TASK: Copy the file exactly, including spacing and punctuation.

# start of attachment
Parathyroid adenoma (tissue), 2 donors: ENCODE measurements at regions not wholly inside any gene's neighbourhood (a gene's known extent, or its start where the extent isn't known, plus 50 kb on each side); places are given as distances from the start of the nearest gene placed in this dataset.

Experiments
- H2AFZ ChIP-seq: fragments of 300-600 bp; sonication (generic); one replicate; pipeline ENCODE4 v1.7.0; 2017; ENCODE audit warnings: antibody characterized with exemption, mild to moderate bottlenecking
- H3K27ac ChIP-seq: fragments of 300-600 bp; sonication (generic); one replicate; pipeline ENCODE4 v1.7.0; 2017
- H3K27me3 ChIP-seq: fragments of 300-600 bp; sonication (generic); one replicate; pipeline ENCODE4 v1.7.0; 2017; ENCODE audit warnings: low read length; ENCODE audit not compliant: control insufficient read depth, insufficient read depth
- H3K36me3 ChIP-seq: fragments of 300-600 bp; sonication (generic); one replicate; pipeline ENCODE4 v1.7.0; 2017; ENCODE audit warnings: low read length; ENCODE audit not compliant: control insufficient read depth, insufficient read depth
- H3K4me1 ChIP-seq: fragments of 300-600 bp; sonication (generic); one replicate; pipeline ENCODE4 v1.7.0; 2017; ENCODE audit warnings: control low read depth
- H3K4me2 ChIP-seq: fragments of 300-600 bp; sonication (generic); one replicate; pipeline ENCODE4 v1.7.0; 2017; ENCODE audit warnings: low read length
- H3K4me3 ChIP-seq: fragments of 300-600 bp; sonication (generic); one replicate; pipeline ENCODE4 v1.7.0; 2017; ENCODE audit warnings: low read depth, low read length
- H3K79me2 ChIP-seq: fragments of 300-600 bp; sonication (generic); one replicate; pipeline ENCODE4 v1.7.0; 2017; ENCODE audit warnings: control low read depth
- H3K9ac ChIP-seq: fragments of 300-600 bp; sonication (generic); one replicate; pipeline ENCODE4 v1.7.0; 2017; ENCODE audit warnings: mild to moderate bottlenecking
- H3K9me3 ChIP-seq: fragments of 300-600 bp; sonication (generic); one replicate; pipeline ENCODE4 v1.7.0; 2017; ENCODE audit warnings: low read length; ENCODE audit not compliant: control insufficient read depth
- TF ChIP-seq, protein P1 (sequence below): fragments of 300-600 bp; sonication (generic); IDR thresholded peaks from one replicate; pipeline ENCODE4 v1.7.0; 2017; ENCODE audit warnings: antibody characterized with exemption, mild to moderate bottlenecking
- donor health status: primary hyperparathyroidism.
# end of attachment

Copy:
Parathyroid adenoma (tissue), 2 donors: ENCODE measurements at regions not wholly inside any gene's neighbourhood (a gene's known extent, or its start where the extent isn't known, plus 50 kb on each side); places are given as distances from the start of the nearest gene placed in this dataset.

Experiments
- H2AFZ ChIP-seq: fragments of 300-600 bp; sonication (generic); one replicate; pipeline ENCODE4 v1.7.0; 2017; ENCODE audit warnings: antibody characterized with exemption, mild to moderate bottlenecking
- H3K27ac ChIP-seq: fragments of 300-600 bp; sonication (generic); one replicate; pipeline ENCODE4 v1.7.0; 2017
- H3K27me3 ChIP-seq: fragments of 300-600 bp; sonication (generic); one replicate; pipeline ENCODE4 v1.7.0; 2017; ENCODE audit warnings: low read length; ENCODE audit not compliant: control insufficient read depth, insufficient read depth
- H3K36me3 ChIP-seq: fragments of 300-600 bp; sonication (generic); one replicate; pipeline ENCODE4 v1.7.0; 2017; ENCODE audit warnings: low read length; ENCODE audit not compliant: control insufficient read depth, insufficient read depth
- H3K4me1 ChIP-seq: fragments of 300-600 bp; sonication (generic); one replicate; pipeline ENCODE4 v1.7.0; 2017; ENCODE audit warnings: control low read depth
- H3K4me2 ChIP-seq: fragments of 300-600 bp; sonication (generic); one replicate; pipeline ENCODE4 v1.7.0; 2017; ENCODE audit warnings: low read length
- H3K4me3 ChIP-seq: fragments of 300-600 bp; sonication (generic); one replicate; pipeline ENCODE4 v1.7.0; 2017; ENCODE audit warnings: low read depth, low read length
- H3K79me2 ChIP-seq: fragments of 300-600 bp; sonication (generic); one replicate; pipeline ENCODE4 v1.7.0; 2017; ENCODE audit warnings: control low read depth
- H3K9ac ChIP-seq: fragments of 300-600 bp; sonication (generic); one replicate; pipeline ENCODE4 v1.7.0; 2017; ENCODE audit warnings: mild to moderate bottlenecking
- H3K9me3 ChIP-seq: fragments of 300-600 bp; sonication (generic); one replicate; pipeline ENCODE4 v1.7.0; 2017; ENCODE audit warnings: low read length; ENCODE audit not compliant: control insufficient read depth
- TF ChIP-seq, protein P1 (sequence below): fragments of 300-600 bp; sonication (generic); IDR thresholded peaks from one replicate; pipeline ENCODE4 v1.7.0; 2017; ENCODE audit warnings: antibody characterized with exemption, mild to moderate bottlenecking
- donor health status: primary hyperparathyroidism.